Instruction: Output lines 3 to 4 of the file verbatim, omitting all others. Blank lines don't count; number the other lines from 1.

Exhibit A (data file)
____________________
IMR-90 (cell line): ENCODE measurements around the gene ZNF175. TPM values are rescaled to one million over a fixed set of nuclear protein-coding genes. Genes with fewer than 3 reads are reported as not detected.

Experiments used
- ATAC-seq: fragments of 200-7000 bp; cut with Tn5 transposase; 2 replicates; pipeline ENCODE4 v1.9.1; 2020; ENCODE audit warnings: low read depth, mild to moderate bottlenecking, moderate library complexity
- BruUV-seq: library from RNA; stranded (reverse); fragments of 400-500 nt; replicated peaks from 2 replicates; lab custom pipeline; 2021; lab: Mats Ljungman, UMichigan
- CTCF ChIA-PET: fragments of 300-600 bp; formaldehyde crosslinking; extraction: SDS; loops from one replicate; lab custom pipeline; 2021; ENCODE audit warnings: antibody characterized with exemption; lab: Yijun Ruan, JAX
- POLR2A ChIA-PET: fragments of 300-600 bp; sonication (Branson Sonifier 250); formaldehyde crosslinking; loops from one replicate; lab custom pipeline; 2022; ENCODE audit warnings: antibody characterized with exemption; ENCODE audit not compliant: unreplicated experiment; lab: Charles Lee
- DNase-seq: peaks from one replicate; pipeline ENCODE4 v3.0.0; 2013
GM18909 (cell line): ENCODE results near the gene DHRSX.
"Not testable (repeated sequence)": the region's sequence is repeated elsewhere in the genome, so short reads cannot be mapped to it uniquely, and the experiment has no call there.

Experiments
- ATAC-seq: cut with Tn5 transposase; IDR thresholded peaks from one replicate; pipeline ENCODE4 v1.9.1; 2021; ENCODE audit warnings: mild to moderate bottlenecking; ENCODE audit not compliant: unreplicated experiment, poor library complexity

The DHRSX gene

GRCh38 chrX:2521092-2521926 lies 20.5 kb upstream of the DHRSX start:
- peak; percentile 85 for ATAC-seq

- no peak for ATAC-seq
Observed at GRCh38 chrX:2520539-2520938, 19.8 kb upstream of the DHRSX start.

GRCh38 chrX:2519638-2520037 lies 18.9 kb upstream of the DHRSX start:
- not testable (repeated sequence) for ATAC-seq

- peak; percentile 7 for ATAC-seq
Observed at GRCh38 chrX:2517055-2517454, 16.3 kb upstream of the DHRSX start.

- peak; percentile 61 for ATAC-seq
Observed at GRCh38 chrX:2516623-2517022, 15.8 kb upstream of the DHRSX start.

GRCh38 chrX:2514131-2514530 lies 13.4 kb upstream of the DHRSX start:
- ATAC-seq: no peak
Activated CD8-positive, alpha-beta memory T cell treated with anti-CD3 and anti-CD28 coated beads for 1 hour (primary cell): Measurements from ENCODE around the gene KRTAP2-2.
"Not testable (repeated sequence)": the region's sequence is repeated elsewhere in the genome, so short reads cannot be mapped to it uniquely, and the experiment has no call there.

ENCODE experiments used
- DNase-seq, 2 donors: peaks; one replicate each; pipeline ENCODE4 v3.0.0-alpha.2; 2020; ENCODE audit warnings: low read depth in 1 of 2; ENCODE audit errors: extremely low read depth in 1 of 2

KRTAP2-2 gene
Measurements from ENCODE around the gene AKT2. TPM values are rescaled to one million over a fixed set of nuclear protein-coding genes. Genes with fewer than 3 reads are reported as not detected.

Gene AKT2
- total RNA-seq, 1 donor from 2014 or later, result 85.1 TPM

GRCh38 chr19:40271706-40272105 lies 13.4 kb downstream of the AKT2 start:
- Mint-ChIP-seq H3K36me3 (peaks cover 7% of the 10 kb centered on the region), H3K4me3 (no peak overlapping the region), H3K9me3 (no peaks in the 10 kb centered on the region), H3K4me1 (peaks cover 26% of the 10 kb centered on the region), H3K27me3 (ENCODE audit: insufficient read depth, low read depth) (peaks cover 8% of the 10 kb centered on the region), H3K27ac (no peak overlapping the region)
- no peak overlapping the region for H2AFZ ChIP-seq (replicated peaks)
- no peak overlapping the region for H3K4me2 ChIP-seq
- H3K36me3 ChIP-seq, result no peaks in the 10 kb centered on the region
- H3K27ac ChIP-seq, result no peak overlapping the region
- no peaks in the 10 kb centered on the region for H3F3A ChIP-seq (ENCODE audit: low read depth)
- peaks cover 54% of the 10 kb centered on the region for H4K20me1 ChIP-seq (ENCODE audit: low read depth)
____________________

- ATAC-seq: fragments of 200-7000 bp; cut with Tn5 transposase; 2 replicates; pipeline ENCODE4 v1.9.1; 2020; ENCODE audit warnings: low read depth, mild to moderate bottlenecking, moderate library complexity
- BruUV-seq: library from RNA; stranded (reverse); fragments of 400-500 nt; replicated peaks from 2 replicates; lab custom pipeline; 2021; lab: Mats Ljungman, UMichigan